Btw, not that Grammarly cannot make your writing more accurate because Grammarly doesn't know what the "truth" is. So if you write "The ball red" Grammarly can have you change that to "The ball is red," which is grammatically correct, but if the ball is blue then your sentence is no more accurate than it was and "The ball blue" would be grammatically incorrect but at least more accurate. Grammarly is not trying to improve the accuracy of your writing. It is trying to make it more correct and make the style more appropriate based on its understanding or what is appropriate (and your settings). If you got Grammarly to make your work writing more accurate, it's not going to do that because it's not meant to do that.

*Note: I have no idea if Grammarly would do that in that specific case. It's just an example of the kind of sentence where I'd see these errors in student writing.

p.s. I'm really curious if it's ubiquitous. I don't use it. I don't feel like I know anyone who does, but I guess I don't ask people about their writing tools.

p.p.s. I have been an extremely judgmental prescriptivist in this response, and thus I assume I have made at least 15 grammatical errors. I want you to know they're all mine and not the work of any over-zealous but poorly-programmed grammar checker.
posted by If only I had a penguin... at 8:22 PM on May 25 [14 favorites]

Like last poster - I've never heard of anybody using it, so my take is that is not changing language much at all.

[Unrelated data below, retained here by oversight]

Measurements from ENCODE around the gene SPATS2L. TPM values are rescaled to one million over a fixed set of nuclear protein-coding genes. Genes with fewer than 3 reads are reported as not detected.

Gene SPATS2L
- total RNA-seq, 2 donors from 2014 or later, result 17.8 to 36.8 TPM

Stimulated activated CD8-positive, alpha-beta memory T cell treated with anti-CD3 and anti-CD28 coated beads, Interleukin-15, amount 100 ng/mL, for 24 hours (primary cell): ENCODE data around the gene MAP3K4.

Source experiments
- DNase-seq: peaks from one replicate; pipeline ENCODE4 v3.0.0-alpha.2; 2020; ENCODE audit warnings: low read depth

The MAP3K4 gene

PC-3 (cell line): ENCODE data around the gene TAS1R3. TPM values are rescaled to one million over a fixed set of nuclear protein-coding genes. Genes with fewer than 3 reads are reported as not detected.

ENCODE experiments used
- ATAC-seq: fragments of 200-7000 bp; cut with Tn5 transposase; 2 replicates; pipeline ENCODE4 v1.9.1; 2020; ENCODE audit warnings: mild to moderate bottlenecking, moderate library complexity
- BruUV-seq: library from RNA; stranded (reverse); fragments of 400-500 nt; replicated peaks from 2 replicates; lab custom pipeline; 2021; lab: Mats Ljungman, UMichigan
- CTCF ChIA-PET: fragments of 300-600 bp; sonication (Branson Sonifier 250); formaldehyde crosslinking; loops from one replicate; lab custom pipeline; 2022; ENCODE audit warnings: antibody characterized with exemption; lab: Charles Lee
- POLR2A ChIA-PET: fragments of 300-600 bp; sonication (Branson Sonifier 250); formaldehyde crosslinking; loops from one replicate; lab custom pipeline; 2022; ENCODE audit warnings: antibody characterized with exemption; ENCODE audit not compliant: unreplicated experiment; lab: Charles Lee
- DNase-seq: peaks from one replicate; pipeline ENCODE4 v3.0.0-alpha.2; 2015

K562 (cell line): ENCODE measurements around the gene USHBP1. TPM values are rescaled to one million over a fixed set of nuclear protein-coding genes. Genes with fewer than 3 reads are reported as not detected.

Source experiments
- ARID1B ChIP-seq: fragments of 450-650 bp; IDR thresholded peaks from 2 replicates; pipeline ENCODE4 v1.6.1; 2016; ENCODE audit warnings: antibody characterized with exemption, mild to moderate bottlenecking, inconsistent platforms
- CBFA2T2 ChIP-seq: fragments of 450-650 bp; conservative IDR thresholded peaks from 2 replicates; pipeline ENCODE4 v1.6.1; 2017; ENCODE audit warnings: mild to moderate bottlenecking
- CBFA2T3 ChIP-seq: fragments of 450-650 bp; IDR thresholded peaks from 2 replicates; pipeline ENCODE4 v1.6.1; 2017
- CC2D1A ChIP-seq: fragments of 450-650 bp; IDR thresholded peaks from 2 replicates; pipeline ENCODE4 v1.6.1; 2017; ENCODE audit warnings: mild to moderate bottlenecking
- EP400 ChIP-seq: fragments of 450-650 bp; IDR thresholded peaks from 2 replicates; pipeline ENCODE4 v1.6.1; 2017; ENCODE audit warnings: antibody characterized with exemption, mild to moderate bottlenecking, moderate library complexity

posted by sandmanwv at 8:58 PM on May 25 [2 favorites]

anecdotally, I've heard much of Grammarly's userbase is ESL speakers who use it for business emails (take this with a grain of salt please, I couldn't find a source with a quick google search) - so perhaps it is standardizing English discourse further but only in very standard settings.
posted by icosahedron at 9:44 PM on May 25

Yes, L2 English speakers use it a lot. Students use it all the time.
posted by Gotanda at 2:37 AM on May 26

Best answer: p.s. I'm really curious if it's ubiquitous. I don't use it. I don't feel like I know anyone who does, but I guess I don't ask people about their writing tools.

There are ~1.5B English speakers in the world, and Grammarly has 30 million users.
posted by NotMyselfRightNow at 4:04 AM on May 26 [4 favorites]

Best answer: Anne Curzan has done some work on the role of Microsoft Word's grammar checker and language change; specifically some changes in formal written British English vs. American English due to what gets flagged depending on which version you're using. So it's not out of the question, but it would need to be a critical mass of people using it.
posted by damayanti at 4:49 AM on May 26 [6 favorites]

I run a cross-disciplinary writing program at a Research I institution. My tests of Grammarly have indicated that its suggested "corrections" are often unnecessary or flat-out wrong. It also seems to miss a fair amount of what we'd commonly call "error." Lots of false positives and false negatives. So my guess is that, if it's being used extensively, any changes it is causing in writers' behavior are pretty random and not causing a specific pattern of change in their grammar.

What it might be doing, if used extensively, is training people to distrust their own sense of whether they/a reader can understand the meaning of a sentence, and encouraging them to instead rely on a random pattern of approval/disapproval from a shoddy algorithm.